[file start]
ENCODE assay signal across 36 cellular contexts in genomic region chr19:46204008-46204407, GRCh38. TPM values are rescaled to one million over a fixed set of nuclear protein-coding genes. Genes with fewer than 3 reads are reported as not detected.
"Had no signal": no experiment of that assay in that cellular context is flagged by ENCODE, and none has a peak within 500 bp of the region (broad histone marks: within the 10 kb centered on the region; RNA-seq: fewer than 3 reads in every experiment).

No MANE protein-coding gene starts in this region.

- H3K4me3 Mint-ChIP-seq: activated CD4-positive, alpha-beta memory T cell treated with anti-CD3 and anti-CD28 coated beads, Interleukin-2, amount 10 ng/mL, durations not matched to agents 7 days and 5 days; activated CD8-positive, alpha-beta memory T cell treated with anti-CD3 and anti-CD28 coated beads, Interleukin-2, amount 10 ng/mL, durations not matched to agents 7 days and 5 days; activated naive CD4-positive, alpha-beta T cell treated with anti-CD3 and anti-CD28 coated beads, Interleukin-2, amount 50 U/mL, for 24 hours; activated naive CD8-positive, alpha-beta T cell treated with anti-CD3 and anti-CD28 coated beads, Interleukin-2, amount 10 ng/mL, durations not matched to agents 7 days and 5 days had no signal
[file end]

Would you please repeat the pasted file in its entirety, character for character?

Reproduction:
ENCODE assay signal across 36 cellular contexts in genomic region chr19:46204008-46204407, GRCh38. TPM values are rescaled to one million over a fixed set of nuclear protein-coding genes. Genes with fewer than 3 reads are reported as not detected.
"Had no signal": no experiment of that assay in that cellular context is flagged by ENCODE, and none has a peak within 500 bp of the region (broad histone marks: within the 10 kb centered on the region; RNA-seq: fewer than 3 reads in every experiment).

No MANE protein-coding gene starts in this region.

- H3K4me3 Mint-ChIP-seq: activated CD4-positive, alpha-beta memory T cell treated with anti-CD3 and anti-CD28 coated beads, Interleukin-2, amount 10 ng/mL, durations not matched to agents 7 days and 5 days; activated CD8-positive, alpha-beta memory T cell treated with anti-CD3 and anti-CD28 coated beads, Interleukin-2, amount 10 ng/mL, durations not matched to agents 7 days and 5 days; activated naive CD4-positive, alpha-beta T cell treated with anti-CD3 and anti-CD28 coated beads, Interleukin-2, amount 50 U/mL, for 24 hours; activated naive CD8-positive, alpha-beta T cell treated with anti-CD3 and anti-CD28 coated beads, Interleukin-2, amount 10 ng/mL, durations not matched to agents 7 days and 5 days had no signal